Image via Acacia Park Primary website
“A bit like a low budget version of The Truman Show,” writes Jan-Jan Joubert.
Image via Acacia Park Primary website
To get to the Acacia Park parliamentary village, the largest of the three parliamentary villages, which Public Works and Infrastructure Minister Patricia de Lille revealed this week cost the South African taxpayer R74 million a year to maintain, you have to drive down Townsend Avenue in Goodwood, a rather non-descript middle class suburb about ten kilometres to the north of the Cape Town CBD.
You follow a winding road over a bridge and you arrive at an imposing gate – the gateway to what must probably pass for the jewel in the dull crown of the South African department of public works and infrastructure.
To enter, you must either live there or have an appointment. Gated and fenced communities may be nothing unusual in South African suburbia, but this one is somewhat different in that its huge entrance gates, situated close to the power station roughly opposite Canal Walk on your left as you hurtle or crawl towards Cape Town on the N1, are operated by the state.
Once inside, you are confronted by a scene from a family holiday resort gone wrong – a bit like a low budget version of The Truman Show – that great movie about a fake world full of unhappy, smiling people.
Houses of different sizes, each with a large number on the wall, dot the landscape, but whoever planned the outlay and numbering must have been smoking something which, until very recently, was illegal. The general chaos is not helped by the fact that there is not a single straight road – it is one circular street after another, with nooks and crannies to boot. If you ever need to visit anyone in Acacia Park, be sure to have very specific directions on how to get to their houses.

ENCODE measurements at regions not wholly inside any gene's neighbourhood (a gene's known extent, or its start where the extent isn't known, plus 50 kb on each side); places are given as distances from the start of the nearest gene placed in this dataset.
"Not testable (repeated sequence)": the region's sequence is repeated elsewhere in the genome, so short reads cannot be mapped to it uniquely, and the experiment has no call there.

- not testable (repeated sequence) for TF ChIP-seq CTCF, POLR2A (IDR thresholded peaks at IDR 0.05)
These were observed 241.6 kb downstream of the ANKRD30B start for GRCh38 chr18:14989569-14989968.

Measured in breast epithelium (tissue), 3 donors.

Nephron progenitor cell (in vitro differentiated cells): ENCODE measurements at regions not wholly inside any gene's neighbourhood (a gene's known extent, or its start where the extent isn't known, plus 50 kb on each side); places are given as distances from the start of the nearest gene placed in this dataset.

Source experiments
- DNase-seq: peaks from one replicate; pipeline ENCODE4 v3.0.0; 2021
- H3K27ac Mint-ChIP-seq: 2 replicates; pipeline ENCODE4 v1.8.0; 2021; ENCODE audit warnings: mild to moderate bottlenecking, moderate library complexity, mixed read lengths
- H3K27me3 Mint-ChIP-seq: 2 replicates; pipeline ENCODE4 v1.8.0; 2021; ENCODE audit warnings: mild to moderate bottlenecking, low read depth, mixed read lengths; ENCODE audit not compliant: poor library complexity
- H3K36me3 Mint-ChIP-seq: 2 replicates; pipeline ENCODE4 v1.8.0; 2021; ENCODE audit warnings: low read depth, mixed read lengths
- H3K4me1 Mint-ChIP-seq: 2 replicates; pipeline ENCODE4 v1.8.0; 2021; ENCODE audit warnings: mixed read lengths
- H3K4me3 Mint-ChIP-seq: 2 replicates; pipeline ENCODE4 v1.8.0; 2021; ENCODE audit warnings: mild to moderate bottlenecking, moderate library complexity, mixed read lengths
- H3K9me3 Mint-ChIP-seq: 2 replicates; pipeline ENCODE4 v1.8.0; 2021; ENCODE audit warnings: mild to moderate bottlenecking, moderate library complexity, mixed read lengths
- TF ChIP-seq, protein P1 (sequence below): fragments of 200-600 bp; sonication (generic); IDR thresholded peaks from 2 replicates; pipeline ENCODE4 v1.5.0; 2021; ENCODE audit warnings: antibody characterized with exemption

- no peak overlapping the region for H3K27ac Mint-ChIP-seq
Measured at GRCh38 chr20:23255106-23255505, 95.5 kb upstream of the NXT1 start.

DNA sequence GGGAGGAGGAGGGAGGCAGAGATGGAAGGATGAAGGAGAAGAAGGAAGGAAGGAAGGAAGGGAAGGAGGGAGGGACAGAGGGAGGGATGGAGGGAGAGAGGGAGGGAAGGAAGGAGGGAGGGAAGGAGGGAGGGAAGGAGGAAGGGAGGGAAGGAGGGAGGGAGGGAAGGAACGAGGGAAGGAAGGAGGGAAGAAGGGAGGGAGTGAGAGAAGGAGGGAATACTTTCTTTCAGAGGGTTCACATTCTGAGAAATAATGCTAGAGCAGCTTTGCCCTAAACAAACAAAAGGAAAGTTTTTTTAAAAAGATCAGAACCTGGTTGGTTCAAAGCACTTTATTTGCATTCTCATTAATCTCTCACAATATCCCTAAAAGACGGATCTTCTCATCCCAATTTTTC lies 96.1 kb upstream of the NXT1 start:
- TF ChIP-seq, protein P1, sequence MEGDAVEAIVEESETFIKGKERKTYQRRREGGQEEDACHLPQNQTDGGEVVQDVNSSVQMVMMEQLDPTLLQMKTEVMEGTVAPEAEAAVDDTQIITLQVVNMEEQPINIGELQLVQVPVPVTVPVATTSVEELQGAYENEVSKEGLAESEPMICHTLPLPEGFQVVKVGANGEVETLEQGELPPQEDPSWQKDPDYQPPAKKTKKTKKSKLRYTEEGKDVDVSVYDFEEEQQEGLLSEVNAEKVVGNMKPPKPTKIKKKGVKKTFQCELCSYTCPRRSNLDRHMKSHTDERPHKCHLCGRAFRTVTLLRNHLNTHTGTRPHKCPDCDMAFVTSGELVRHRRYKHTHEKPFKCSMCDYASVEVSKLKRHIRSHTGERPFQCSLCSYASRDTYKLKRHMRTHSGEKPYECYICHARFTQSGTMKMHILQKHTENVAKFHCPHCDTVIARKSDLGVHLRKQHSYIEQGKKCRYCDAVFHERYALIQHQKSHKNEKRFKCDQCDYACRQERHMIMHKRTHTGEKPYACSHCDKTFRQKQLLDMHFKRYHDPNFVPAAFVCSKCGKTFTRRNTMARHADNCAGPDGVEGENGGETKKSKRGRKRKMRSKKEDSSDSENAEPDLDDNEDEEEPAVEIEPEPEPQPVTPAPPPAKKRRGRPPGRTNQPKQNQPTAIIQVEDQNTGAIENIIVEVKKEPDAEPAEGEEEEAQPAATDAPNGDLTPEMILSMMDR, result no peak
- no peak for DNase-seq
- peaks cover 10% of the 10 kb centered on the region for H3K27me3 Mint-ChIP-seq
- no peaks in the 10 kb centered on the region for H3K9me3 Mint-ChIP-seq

The place is by no means luxurious. It is adequate and impersonal. It boasts a communal swimming pool and some other low-octane recreational options, like braai spots. The lawns are mowed and the houses are maintained, but it is sad in the way socialist East German efforts at emulating the West was sad – there is nothing that resembles any sense of enterprise whatsoever.
Many of the homes are two-bedroomed, fitted with basic furniture and accessories like televisions and microwave ovens. It is a house, but it is not a home. It is adequate, but dullness personified. Actually, it is downright depressing.
The system of having three parliamentary villages in Cape Town for the use of MPs and officials is in the news again this week after public works and infrastructure minister Patricia de Lille revealed it has cost the South African taxpayer R744 million over the last ten years.
She was replying to a question by DA MP Willem Faber, who also asked her whether she would look at the possibility of introducing a housing allowance for MPs instead of the current system. MPs and officials pay a nominal rent to live there.
The three parliamentary villages are Laboria Park and Pelikan Park (both situated in the Cape Town southern suburbs) and Acacia Park, situated in Goodwood. The costs incurred include daily bus transport between the villages and parliament, water, electricity, rates and taxes, village management, construction of new buildings, maintenance of buildings, purchasing of new furniture and appliances, and employment of departmental staff to run the villages.
The bus transport costs alone came to more than R74 million, with rates, taxes, water and electricity for the three villages contributing a whopping R112 million. Departmental staff salaries cost the taxpayer a further R21 million and the new access buildings to the villages contributed R35 million.
Maintenance costs were R462 million whereas new furniture and appliances to the tune of more than R37 million was purchased.
Insofar as Faber’s proposal of a housing allowance to replace the current system is concerned, De Lille answered that her department’s responsibility was simply to provide accommodation to government departments and MPs. Any request for a housing allowance to be paid must be made to the Independent Commission for Remuneration of Public Office Bearers.
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